Volunteer nurses flown to the Gulf Region in anticipation of Hurricane Isaac will face unnecessary setbacks in the delivery of care because of Mississippi’s inability to pass the Uniform Emergency Volunteer Health Practitioner Act (UEVHPA), which died this year in the state legislature.
The uniform law, which has been adopted by Louisiana and 12 other states, was introduced by the Uniform Law Commission in 2007 to address gaps in service in the wake of Hurricane Katrina by granting temporary emergency licenses for responding volunteer emergency practitioners. The uniform law includes scope of practice standards during a state of emergency, recognition of out-of-state licenses during an emergency, civil liability protection and worker compensation benefits. It has been endorsed by the American Nurses Association, American Red Cross, National Association of State EMS Officials and several related organizations on the national and state level.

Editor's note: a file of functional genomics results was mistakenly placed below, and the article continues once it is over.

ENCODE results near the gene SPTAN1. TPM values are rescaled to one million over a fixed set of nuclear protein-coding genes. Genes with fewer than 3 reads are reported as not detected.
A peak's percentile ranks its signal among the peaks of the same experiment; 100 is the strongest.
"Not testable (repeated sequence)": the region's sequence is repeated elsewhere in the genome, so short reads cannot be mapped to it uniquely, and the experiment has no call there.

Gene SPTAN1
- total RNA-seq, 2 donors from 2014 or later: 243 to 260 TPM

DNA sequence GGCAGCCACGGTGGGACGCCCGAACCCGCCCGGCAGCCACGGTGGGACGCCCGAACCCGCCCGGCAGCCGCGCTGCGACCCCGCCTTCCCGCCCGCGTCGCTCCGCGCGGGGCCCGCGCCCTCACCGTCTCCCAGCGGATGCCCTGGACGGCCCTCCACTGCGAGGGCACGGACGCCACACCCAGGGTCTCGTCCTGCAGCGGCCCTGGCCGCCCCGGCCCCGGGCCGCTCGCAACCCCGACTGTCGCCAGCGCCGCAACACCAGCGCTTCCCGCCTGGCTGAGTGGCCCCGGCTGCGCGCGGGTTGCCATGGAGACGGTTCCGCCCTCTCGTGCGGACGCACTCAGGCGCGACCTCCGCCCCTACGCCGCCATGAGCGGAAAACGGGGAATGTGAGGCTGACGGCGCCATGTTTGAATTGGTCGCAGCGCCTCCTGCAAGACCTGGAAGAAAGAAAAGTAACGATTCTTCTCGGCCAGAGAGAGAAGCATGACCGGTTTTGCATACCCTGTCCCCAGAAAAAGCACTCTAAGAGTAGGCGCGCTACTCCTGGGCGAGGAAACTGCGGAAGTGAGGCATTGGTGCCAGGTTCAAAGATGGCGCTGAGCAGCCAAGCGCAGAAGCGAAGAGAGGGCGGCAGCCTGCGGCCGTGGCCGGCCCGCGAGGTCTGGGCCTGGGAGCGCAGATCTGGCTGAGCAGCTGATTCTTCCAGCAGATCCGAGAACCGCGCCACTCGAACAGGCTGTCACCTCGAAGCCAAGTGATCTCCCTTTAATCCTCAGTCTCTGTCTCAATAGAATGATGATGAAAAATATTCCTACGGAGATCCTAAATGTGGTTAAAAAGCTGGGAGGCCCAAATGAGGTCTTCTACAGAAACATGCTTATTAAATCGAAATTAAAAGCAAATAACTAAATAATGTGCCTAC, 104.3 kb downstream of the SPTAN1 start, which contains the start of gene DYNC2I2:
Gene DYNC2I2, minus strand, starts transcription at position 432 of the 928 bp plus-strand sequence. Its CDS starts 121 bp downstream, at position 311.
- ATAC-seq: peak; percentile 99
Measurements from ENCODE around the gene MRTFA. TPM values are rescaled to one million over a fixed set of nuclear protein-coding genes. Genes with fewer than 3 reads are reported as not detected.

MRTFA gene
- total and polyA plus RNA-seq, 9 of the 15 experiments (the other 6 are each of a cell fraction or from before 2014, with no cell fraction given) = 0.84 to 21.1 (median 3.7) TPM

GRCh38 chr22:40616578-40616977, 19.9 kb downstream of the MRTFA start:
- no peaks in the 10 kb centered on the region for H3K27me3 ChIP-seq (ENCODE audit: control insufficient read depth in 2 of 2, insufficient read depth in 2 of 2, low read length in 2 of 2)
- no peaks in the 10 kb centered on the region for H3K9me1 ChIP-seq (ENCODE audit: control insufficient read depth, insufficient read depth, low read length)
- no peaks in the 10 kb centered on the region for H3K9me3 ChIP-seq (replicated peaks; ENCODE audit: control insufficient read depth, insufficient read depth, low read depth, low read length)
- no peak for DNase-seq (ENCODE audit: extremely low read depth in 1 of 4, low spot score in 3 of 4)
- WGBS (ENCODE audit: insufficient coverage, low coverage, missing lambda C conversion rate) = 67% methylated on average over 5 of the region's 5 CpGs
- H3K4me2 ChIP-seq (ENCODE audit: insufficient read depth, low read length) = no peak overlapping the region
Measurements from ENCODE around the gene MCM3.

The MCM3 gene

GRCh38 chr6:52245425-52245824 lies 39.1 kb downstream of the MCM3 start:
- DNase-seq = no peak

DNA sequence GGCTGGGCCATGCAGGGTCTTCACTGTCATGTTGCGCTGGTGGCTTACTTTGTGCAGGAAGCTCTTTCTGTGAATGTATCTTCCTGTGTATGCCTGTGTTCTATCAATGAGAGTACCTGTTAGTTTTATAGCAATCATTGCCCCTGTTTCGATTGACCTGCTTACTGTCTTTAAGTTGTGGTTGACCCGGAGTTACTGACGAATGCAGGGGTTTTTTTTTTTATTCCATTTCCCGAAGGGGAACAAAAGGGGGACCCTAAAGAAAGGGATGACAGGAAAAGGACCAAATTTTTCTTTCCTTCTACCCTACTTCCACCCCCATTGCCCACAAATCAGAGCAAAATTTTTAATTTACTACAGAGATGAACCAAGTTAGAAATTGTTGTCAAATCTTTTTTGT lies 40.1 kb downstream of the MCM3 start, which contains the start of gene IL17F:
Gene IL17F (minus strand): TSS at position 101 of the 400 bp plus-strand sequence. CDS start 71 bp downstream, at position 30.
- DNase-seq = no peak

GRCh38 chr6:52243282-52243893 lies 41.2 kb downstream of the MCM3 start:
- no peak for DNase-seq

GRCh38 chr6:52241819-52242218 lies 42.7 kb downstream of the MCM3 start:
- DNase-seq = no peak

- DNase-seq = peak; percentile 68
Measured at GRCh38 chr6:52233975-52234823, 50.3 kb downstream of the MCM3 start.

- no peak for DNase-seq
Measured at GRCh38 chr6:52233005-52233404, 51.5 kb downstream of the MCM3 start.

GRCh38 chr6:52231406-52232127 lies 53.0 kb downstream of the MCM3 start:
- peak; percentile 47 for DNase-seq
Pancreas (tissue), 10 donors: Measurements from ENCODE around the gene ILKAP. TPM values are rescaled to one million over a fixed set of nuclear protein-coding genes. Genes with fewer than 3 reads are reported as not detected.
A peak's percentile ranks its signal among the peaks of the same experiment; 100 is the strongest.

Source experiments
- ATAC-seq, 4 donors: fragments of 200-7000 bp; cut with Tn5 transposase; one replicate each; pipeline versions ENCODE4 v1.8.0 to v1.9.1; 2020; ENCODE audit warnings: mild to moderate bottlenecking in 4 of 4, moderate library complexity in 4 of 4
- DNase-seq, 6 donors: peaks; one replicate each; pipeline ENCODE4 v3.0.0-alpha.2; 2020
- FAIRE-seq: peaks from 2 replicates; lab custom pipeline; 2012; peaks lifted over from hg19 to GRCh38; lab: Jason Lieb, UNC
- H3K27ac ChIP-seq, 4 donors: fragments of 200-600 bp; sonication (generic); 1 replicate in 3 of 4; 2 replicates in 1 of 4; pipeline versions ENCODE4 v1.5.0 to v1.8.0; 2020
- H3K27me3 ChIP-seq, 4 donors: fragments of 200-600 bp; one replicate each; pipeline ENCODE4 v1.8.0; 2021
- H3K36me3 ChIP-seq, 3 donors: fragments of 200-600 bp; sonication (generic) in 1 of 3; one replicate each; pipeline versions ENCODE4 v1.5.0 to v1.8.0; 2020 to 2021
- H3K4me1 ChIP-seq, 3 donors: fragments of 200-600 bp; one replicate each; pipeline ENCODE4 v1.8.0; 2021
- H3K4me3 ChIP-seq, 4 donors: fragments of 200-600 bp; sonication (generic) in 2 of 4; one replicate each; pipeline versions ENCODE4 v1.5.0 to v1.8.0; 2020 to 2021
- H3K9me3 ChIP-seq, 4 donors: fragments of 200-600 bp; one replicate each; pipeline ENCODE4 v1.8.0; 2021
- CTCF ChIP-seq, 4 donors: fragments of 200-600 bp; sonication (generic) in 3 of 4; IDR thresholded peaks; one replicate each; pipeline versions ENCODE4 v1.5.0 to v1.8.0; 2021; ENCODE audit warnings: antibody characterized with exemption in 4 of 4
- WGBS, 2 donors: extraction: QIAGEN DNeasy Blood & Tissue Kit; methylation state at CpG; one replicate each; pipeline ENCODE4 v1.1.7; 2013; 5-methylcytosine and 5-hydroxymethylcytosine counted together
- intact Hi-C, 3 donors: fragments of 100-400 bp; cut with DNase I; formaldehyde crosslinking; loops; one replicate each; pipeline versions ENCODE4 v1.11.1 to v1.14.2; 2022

Mississippi has not acted in the past five years to pass this necessary act of legislation. This year, H.B. 467 was introduced by State Rep. Bobby Moak (D-53), but died in the Public Health and Human Services Committee earlier this spring.
As nurses are deployed from across the country to assist in the Hurricane Isaac response, Mississippi’s inaction has failed its residents, out-of-state nurses traveling to the region from across the U.S. and donors who gave to organizations like the American Red Cross with expectations that their money would help those in greatest need.